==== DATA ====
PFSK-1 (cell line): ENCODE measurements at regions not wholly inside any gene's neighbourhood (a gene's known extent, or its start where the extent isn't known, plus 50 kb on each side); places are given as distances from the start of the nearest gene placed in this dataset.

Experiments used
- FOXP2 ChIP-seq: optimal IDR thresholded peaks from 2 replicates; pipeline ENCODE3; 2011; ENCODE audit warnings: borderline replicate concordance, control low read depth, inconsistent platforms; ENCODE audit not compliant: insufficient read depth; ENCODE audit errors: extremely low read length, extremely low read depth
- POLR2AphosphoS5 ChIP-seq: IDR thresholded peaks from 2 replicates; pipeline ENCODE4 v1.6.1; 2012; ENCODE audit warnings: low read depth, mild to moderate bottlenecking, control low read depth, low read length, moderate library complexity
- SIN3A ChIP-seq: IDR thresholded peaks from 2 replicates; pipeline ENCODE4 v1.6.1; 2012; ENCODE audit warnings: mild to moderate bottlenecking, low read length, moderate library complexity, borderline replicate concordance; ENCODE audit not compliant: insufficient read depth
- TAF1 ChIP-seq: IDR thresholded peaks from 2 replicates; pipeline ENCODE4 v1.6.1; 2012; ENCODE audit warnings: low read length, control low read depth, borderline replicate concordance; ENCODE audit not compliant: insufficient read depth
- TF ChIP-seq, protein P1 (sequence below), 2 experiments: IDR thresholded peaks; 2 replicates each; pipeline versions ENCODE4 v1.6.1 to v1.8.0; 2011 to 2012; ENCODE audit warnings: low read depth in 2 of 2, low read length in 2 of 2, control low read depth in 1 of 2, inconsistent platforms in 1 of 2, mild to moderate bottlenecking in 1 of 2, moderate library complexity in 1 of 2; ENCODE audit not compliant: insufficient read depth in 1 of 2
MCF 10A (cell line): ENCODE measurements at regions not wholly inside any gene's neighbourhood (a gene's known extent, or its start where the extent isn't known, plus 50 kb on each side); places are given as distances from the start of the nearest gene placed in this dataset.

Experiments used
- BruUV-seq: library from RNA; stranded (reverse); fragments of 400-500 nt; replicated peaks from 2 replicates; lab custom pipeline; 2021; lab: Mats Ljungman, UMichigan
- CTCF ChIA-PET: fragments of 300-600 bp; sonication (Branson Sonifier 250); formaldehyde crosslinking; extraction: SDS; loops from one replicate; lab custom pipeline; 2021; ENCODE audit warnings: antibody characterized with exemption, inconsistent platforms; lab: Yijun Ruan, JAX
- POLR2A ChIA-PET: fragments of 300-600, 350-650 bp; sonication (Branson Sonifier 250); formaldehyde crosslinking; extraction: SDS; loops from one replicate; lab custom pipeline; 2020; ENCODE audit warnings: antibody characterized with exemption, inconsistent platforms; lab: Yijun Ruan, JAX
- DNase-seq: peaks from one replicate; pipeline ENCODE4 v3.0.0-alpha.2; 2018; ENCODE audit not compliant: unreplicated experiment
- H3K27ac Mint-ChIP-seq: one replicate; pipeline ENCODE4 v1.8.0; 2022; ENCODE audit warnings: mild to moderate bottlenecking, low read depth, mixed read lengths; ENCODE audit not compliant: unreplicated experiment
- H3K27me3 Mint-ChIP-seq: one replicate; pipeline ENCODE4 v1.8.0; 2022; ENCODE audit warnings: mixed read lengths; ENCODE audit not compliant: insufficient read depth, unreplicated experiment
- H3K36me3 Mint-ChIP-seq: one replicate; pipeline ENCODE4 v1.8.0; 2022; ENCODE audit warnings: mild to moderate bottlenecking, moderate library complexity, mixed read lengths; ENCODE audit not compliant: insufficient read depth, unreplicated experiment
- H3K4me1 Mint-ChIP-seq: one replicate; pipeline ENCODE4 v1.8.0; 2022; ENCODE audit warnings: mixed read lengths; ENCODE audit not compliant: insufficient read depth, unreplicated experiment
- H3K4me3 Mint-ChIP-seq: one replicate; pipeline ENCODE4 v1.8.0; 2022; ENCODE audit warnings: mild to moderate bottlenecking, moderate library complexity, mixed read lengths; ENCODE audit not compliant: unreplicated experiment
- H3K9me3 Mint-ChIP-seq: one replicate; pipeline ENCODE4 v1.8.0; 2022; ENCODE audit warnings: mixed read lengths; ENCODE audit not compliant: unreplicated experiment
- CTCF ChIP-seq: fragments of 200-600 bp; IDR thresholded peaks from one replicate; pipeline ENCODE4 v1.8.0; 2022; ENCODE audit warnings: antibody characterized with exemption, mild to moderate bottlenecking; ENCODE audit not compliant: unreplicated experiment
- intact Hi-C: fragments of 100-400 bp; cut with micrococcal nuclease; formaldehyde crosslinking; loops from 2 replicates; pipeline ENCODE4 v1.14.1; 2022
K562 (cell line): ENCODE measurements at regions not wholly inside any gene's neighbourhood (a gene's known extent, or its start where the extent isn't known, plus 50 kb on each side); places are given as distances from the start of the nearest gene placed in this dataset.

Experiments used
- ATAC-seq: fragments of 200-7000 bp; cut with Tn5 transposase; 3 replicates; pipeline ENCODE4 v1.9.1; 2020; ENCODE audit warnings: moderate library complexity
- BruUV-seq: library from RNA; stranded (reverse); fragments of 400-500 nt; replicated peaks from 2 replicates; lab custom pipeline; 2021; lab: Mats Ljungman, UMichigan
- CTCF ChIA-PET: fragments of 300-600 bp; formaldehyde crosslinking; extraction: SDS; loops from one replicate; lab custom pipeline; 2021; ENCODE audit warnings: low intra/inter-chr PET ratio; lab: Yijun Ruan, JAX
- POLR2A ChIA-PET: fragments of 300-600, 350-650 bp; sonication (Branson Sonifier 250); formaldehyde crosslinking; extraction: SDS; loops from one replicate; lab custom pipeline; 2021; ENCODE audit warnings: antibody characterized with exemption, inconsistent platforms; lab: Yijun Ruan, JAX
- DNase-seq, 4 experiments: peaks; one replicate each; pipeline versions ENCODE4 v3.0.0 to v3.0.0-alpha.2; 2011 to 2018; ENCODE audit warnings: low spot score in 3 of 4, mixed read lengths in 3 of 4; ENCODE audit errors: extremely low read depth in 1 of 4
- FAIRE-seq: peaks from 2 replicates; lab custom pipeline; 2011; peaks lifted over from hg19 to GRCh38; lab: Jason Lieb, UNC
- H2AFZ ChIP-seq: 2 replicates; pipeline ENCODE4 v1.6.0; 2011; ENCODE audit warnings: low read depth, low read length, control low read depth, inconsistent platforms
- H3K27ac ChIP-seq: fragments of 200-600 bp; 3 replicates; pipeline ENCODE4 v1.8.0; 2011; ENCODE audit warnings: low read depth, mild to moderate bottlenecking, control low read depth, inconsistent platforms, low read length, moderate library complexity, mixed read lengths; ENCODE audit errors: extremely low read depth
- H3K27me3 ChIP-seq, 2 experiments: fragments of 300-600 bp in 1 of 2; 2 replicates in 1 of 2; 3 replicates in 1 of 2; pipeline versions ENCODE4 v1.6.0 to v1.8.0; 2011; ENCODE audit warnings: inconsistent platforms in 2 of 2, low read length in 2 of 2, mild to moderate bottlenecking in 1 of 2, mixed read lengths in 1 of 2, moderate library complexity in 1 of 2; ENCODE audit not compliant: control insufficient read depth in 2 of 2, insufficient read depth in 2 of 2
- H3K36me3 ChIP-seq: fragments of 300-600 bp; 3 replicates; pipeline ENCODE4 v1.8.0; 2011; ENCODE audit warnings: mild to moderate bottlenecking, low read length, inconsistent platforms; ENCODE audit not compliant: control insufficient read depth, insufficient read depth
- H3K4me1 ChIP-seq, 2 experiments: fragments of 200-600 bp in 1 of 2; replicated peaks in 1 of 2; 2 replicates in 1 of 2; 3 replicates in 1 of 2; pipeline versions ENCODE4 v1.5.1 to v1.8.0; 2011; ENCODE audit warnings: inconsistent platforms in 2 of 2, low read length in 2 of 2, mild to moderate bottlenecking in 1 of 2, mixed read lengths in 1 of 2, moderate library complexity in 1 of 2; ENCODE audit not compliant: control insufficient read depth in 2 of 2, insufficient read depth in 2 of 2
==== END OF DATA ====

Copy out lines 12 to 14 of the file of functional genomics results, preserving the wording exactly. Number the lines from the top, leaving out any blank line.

- POLR2A ChIA-PET: fragments of 300-600, 350-650 bp; sonication (Branson Sonifier 250); formaldehyde crosslinking; extraction: SDS; loops from one replicate; lab custom pipeline; 2020; ENCODE audit warnings: antibody characterized with exemption, inconsistent platforms; lab: Yijun Ruan, JAX
- DNase-seq: peaks from one replicate; pipeline ENCODE4 v3.0.0-alpha.2; 2018; ENCODE audit not compliant: unreplicated experiment
- H3K27ac Mint-ChIP-seq: one replicate; pipeline ENCODE4 v1.8.0; 2022; ENCODE audit warnings: mild to moderate bottlenecking, low read depth, mixed read lengths; ENCODE audit not compliant: unreplicated experiment